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Messerschmitt Bf 109G-6

Trumpeter

S u m m a r y

Catalogue Number: 02407
Scale: 1/24
Contents and Media: 272 parts in light grey and clear injection molded plastic; metal shafts for ailerons and flaps; rubber tyres and ignition harness; photo-etched parts for control surface hinges; 2 x springs; markings for two aircraft
Price: USD$89.97 from Squadron.com
Review Type: QuickLook
Advantages: Accurate outline compared to respected drawings; two sets of fuselage halves supplied (option of clear or grey styrene); constant and crisply engraved panel lines; restrained flush rivet detail; good quality mouldings; nice attention to detail; workable control surfaces; nicely detailed engine and cockpit parts; very thin, clear and accurate transparent parts; includes drop tank, gondola cannon and G-5 cowling bulge as options
Disadvantages: Galland Panzer armoured glass in grey plastic; some ejector pin marks in visible locations; scuffed clear parts; a few "early version" parts not included.
Recommendation: Recommended.

 

Reviewed by Brett Green


Trumpeter's 1/24 scale Messerschmitt Bf 109G-6 may be ordered online from Squadron.com

 

QuickLook

 

Trumpeter is simultaneously releasing two variants of the Messerschmitt Bf 109G in 1/24 scale - the Bf 109G-2 and the Bf 109G-6, early version.

The subject of this review, the Bf 109G-6 kit, comprises 272 injection molded parts in grey plastic and clear styrene (including a second set of fuselage halves in clear plastic), rubber tyres, a small bag of metal rods, a photo-etched fret with hinges for control surfaces and an acetate sheet with printed instruments and markings by Aeromaster Decals for two aircraft.

 

Click the thumbnails below to view larger images:


The parts are perfectly moulded with crisply engraved panel lines, supplemented with subtle rows of recessed "flush rivets". Although surface detail is a very subjective issue, I think that this is Trumpeter's best representation of surface features to date.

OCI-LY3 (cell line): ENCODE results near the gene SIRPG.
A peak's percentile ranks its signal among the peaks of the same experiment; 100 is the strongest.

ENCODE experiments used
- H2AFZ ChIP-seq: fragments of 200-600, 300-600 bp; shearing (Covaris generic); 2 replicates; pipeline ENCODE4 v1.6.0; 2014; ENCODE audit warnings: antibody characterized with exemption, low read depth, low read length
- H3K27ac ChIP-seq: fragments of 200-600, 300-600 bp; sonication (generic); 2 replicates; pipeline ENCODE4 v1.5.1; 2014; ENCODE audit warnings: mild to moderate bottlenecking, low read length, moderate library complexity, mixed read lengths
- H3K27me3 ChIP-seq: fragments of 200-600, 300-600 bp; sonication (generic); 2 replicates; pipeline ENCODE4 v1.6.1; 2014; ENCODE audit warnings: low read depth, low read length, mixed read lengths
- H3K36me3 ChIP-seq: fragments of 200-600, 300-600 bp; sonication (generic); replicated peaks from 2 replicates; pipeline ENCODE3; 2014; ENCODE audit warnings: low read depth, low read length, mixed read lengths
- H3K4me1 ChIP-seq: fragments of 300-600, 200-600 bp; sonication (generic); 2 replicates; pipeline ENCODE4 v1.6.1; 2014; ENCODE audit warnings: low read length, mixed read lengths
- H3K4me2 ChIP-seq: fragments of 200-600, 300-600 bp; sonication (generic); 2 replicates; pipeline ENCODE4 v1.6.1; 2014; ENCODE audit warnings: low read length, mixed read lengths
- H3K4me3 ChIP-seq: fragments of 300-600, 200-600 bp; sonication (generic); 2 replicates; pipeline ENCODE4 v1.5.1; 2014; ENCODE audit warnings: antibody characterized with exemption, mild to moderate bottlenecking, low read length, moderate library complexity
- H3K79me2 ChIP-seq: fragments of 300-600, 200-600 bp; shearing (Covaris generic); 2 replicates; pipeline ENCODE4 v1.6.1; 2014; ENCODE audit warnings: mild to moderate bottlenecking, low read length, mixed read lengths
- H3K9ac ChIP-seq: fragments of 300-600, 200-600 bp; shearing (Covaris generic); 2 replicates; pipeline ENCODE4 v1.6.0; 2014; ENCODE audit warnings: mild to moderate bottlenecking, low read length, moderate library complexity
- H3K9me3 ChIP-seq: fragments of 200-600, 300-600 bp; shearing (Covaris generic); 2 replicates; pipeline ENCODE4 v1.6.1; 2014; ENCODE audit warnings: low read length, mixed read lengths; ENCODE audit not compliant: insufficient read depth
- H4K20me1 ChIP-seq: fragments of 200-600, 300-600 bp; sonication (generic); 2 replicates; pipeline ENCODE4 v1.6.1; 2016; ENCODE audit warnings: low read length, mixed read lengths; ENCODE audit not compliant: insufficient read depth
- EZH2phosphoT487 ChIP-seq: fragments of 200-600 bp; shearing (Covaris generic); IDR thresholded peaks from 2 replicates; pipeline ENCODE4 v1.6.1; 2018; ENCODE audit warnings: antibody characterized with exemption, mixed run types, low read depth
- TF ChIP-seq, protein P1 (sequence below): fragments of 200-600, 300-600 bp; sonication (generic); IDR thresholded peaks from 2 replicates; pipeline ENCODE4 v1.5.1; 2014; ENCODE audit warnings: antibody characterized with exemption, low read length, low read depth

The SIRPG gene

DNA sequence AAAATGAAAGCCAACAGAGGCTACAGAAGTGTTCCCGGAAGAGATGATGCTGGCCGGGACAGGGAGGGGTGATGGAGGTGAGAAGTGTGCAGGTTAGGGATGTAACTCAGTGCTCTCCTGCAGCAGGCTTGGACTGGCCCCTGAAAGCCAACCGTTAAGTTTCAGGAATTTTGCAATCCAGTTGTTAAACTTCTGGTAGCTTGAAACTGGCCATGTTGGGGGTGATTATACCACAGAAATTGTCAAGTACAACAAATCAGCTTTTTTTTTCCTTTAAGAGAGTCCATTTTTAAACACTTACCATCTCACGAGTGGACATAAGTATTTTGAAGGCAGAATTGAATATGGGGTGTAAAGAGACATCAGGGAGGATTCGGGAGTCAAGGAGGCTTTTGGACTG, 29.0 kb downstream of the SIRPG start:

Fabric surface detail on the control surfaces is represented by simple raised ridges. The texture is more restrained than earlier efforts but will still benefit from a few swipes of the sanding stick.

Two sets of canopies are supplied. The transparent parts are thin and clear, but the opening section of each canopy is scuffed on a section of the inside. This scuffing looks like some sort of mould flaw and will require a few minutes polishing to correct the problem. The clear instrument panel is also very thin, and should look good overlaying the acetate instruments after a coat of paint..

 

 

All control surfaces, including slats and flaps, are workable due to the inclusion of hinges made from etched metal and steel rod. The undercarriage gear is sprung, but (mercifully) does not retract. The small louvres at the front of the radiators are supplied as separate parts and may be positioned open or closed. Actuator struts are also included. Cowl scoops are moulded onto the kit nose and are open at the front.

The cockpit looks pretty good. Some detail is moulded onto the sidewalls, with separate parts added to this area. A harness is not included.

The engine appears to be a decent basis for additional detailing. I especially like the individual exhaust stacks; each pipe split down the centreline and hollow at the end. The cowl machine gun barrels are hollowed out, saving the modeller some extra work.

Optional parts include two 20mm underwing gondolas. Indeed, the kit even incorporates the circular ammunition drum for each gondola inside the wing. This level of detail extends to the lower fuselage shell ejection panel, which includes open holes for the chutes.